Today is a national holiday in Gambia: Freedom Day. It marks the military coup that brought President Yahya Jammeh to power.
In a rather repetitious editorial Gambia’s Daily Observer tells Gambians this celebration is ‘a moral obligation’ and perhaps understantably chooses to concentrate on President Jammeh’s achievements. Understandably, because in July 2006 one of its journalists, Ebrima B. Manneh, was arrested at the newspapers’ offices. He hasn’t been since since. It appears his mistake was to attempt to re-publish a BBC article relating to an attempted coup in March that year that was critical of President Jammeh.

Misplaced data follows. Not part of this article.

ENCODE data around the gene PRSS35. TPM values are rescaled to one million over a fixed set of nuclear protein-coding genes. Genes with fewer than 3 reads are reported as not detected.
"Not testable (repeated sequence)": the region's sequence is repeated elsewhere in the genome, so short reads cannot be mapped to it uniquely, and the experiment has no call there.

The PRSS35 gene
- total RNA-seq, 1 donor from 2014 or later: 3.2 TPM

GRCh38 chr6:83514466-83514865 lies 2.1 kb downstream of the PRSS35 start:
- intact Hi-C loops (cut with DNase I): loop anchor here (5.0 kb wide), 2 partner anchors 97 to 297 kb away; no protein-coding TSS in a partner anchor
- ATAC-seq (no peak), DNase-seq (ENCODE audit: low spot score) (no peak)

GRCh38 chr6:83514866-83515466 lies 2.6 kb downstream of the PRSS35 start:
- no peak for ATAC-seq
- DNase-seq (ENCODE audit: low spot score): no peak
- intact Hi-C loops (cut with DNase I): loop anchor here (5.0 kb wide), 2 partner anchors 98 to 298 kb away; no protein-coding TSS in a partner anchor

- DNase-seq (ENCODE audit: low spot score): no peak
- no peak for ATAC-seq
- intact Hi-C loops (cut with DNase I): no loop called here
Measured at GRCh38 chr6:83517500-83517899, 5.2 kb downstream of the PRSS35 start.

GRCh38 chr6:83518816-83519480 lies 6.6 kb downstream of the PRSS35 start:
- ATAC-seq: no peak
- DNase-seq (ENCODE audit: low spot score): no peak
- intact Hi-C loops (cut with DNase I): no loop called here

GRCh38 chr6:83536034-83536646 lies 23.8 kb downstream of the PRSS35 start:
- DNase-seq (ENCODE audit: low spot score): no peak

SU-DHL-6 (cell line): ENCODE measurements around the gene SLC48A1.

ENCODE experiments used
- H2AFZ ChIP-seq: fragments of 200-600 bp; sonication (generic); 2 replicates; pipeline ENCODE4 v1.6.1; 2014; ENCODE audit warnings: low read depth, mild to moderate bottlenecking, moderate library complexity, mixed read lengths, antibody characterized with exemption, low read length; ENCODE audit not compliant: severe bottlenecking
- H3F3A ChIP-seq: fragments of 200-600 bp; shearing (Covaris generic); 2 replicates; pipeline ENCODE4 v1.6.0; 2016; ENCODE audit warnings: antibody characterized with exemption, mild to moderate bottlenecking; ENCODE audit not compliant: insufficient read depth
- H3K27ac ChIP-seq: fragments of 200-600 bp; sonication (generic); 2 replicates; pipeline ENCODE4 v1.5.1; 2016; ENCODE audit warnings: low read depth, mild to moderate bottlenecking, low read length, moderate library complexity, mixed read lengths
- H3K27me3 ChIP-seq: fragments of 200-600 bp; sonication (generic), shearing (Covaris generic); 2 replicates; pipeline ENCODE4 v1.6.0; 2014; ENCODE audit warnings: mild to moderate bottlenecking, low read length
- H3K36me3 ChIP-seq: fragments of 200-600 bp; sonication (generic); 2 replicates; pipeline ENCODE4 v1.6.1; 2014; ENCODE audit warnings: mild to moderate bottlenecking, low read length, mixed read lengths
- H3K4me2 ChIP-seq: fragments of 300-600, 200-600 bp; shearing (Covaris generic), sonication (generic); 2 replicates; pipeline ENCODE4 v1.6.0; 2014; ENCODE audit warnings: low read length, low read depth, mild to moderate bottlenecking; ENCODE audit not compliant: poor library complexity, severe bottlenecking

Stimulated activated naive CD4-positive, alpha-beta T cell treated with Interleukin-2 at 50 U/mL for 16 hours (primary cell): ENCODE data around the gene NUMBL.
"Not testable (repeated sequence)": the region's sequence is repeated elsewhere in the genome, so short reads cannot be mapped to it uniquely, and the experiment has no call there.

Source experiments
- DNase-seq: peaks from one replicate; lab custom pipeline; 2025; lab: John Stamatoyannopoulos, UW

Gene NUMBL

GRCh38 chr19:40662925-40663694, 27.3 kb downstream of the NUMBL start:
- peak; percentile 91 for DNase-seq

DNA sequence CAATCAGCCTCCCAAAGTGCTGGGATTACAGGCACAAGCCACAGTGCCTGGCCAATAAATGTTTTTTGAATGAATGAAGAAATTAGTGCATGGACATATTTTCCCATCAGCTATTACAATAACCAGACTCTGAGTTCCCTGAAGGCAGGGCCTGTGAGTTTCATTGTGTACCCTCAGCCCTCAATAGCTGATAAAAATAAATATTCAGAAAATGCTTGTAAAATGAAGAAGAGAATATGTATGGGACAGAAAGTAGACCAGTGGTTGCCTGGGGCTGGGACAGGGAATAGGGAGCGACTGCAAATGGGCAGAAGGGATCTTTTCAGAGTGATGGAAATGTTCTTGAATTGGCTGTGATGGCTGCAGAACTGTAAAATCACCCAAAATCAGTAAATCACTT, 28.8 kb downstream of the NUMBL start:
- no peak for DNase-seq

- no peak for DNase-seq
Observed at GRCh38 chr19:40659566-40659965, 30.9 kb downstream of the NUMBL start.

Many other Gambian journalists will spend Freedom Day in prison. Since 1994, at least thirty have been forced to leave the country, many have experienced human rights abuses including unlawful arrest and detention, torture, and unlawful killing.
Yet Ebrima Manneh hasn’t been forgotten. Instead he has become the focal point for a campaign to bring real freedom to Gambia that has united human rights campaigners and trade unionists.
And you can play a small, but important part: take part in Amnesty International’s campaign.